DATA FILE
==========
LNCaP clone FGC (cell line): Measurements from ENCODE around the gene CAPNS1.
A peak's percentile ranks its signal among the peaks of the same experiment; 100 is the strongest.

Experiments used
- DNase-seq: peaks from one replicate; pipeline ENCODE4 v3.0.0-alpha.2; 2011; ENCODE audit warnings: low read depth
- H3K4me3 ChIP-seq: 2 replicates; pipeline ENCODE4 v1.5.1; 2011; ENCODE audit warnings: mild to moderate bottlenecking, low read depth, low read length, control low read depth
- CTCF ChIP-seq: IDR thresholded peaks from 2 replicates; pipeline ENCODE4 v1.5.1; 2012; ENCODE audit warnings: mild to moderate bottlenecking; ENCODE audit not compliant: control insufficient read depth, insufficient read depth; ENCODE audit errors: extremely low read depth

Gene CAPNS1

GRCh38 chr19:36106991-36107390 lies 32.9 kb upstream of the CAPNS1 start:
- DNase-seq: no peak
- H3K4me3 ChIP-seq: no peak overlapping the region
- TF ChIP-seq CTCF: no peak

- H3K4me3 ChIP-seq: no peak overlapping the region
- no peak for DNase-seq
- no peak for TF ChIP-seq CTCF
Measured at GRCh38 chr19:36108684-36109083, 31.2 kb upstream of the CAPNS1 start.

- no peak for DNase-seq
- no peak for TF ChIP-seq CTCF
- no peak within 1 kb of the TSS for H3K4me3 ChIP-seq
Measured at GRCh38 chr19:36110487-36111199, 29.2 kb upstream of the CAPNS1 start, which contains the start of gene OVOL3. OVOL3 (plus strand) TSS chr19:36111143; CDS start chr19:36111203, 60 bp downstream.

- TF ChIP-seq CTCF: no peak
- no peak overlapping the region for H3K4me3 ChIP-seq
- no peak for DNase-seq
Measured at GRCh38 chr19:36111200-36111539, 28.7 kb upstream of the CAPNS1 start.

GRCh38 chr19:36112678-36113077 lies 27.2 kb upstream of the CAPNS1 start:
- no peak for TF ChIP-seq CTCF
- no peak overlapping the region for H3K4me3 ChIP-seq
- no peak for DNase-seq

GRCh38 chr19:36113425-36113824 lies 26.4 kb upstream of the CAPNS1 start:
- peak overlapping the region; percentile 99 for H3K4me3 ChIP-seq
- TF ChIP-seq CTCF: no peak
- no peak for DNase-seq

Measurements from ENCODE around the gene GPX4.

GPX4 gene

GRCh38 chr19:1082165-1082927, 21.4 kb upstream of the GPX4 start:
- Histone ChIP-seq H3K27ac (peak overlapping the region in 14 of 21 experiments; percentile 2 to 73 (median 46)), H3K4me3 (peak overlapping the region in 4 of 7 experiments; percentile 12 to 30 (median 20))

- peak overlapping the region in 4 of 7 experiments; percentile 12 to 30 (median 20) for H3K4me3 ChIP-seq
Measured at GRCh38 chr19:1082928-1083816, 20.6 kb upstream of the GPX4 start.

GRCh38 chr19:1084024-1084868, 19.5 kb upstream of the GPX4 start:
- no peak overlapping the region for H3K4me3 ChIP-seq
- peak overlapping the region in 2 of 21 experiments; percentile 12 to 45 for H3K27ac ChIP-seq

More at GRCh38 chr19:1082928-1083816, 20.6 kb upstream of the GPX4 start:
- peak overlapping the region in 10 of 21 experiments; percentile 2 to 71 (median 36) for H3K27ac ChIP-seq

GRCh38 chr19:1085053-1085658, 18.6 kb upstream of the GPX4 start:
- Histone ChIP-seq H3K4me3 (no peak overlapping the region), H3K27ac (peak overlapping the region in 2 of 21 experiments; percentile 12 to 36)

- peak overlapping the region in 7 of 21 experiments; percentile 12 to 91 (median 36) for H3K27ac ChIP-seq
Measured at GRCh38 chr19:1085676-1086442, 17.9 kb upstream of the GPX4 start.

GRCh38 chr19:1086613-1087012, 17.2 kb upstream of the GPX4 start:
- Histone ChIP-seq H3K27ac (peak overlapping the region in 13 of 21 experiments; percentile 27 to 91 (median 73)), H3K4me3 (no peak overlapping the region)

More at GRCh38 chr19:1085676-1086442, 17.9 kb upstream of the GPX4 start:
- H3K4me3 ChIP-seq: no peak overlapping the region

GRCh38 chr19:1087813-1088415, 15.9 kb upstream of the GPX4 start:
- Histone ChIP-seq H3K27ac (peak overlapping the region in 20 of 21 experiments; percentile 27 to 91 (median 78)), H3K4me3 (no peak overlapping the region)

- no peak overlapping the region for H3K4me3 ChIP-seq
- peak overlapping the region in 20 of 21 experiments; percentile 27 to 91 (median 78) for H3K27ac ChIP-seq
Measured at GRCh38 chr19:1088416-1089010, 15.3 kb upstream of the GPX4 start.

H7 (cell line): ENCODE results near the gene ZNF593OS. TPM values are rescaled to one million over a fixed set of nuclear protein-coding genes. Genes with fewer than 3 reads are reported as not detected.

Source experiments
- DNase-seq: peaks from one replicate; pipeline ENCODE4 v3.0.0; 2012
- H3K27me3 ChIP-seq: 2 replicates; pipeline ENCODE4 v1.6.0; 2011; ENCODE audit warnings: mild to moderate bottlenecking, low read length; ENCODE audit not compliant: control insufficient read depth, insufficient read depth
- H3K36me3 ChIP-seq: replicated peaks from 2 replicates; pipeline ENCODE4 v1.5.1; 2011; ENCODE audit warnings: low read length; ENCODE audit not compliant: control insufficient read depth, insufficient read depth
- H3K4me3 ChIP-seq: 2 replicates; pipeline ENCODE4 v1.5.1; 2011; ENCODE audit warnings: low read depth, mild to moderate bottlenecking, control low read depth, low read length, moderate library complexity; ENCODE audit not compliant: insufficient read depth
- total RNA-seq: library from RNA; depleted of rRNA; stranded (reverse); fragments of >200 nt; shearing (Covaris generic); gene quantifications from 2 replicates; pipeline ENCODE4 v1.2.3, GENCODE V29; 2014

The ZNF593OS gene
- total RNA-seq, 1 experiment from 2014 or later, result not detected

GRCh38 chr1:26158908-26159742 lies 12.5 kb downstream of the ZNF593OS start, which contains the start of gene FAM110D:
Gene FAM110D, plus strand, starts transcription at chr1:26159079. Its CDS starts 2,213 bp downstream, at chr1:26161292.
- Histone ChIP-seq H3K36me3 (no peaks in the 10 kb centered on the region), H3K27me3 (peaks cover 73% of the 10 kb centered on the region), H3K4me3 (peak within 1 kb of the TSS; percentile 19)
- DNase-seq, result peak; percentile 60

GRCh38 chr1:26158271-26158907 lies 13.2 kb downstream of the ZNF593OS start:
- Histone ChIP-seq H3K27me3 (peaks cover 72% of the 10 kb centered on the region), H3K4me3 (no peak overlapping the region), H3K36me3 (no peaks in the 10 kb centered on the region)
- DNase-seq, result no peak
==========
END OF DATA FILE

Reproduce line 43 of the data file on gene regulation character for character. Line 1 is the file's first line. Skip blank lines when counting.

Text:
GRCh38 chr19:1085053-1085658, 18.6 kb upstream of the GPX4 start: